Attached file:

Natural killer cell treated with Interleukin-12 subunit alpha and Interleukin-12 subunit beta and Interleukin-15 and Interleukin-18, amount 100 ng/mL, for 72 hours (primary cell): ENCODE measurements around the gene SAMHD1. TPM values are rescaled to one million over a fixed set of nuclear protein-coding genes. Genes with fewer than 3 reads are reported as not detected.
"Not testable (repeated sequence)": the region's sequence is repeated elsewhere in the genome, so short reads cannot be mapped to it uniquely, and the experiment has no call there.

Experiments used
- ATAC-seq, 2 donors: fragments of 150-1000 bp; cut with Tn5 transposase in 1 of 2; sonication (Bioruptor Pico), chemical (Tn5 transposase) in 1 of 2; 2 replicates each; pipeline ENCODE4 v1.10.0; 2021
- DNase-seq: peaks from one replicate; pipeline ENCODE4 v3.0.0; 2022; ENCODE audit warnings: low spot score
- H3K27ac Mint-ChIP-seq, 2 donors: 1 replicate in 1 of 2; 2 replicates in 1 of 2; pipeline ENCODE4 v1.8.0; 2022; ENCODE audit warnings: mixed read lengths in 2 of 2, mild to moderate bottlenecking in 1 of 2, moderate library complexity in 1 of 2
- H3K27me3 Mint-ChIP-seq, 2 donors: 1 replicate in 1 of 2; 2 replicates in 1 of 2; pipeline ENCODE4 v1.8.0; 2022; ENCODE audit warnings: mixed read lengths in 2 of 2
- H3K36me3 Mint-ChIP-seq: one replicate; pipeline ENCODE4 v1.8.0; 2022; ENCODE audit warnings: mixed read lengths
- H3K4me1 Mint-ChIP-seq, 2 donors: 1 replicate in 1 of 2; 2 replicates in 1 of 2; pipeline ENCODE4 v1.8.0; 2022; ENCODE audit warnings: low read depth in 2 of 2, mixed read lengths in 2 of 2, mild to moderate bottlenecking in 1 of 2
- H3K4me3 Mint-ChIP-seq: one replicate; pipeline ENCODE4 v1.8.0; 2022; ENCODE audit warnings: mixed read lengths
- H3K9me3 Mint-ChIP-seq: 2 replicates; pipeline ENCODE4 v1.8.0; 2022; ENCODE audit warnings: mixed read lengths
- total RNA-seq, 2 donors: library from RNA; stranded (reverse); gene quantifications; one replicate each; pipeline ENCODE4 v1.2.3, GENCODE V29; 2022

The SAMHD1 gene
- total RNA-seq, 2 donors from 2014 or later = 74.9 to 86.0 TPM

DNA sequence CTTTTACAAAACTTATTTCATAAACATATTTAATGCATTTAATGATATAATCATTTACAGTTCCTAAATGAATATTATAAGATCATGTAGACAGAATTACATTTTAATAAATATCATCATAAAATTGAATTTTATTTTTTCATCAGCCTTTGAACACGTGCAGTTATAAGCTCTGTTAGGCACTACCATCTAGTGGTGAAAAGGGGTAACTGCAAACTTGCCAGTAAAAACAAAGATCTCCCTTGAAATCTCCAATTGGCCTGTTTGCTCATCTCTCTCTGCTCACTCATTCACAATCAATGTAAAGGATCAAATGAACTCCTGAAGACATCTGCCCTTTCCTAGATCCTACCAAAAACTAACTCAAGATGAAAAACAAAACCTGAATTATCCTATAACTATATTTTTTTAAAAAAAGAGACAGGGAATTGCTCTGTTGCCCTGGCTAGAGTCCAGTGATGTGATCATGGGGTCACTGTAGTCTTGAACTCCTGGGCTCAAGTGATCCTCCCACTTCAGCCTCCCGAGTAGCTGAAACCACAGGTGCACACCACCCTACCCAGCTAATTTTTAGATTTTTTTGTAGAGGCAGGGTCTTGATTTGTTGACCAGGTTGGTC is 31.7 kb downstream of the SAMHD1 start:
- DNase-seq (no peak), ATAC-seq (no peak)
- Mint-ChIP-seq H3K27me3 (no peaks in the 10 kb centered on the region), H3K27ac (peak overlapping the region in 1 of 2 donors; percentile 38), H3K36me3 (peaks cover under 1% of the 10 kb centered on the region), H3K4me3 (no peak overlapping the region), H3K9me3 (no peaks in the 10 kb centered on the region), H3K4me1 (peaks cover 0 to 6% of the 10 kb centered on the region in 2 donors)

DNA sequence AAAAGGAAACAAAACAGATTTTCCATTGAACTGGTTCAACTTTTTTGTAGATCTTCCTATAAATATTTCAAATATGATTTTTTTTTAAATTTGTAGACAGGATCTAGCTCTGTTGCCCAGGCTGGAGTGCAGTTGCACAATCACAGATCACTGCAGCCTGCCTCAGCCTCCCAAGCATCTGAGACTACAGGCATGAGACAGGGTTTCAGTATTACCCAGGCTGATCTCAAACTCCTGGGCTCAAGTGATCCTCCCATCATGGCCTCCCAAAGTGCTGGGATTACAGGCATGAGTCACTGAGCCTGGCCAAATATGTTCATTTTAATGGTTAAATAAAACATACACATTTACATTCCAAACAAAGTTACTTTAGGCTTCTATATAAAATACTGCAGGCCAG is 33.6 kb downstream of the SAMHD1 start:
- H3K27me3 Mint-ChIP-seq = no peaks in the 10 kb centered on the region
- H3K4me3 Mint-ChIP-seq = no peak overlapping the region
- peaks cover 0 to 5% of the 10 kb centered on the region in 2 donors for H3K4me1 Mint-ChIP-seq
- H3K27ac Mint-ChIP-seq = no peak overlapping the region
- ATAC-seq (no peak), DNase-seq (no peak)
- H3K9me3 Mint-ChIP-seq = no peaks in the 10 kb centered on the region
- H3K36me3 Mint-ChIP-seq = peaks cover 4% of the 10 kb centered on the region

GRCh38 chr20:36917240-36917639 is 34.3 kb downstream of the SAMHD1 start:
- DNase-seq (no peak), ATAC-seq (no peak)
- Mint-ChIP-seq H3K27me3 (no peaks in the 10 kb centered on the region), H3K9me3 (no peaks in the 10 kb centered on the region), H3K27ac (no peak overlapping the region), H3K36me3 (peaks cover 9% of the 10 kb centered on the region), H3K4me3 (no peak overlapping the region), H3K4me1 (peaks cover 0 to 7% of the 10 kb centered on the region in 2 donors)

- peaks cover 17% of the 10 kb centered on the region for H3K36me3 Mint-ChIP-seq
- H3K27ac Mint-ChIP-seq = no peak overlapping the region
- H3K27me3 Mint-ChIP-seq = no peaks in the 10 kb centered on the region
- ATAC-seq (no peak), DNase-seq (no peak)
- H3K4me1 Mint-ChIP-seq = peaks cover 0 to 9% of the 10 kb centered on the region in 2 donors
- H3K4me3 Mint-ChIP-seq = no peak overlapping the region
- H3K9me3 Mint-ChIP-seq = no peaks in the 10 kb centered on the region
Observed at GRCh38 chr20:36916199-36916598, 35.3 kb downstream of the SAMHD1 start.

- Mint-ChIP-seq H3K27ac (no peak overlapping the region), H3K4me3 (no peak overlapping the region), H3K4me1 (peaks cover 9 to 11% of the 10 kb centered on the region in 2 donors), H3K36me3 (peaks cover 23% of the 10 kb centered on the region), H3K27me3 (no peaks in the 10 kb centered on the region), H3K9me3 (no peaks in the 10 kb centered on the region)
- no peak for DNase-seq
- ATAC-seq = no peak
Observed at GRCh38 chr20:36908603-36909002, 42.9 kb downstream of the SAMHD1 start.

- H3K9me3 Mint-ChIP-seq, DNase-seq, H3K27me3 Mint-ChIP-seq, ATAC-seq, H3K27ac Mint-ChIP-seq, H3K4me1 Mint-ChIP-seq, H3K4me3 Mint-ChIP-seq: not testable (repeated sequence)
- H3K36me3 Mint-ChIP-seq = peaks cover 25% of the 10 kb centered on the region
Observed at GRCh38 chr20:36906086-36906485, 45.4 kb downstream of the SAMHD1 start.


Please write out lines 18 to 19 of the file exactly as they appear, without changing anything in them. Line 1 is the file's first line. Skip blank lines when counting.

DNA sequence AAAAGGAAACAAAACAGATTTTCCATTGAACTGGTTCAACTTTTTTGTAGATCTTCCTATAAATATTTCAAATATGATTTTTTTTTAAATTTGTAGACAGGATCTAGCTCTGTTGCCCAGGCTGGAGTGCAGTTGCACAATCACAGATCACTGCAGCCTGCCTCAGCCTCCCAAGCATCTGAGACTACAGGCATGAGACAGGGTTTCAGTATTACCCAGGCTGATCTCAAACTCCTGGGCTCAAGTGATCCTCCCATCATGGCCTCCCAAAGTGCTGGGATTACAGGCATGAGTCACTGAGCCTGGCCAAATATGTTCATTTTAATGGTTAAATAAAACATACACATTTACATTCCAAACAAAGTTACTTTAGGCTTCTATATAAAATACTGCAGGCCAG is 33.6 kb downstream of the SAMHD1 start:
- H3K27me3 Mint-ChIP-seq = no peaks in the 10 kb centered on the region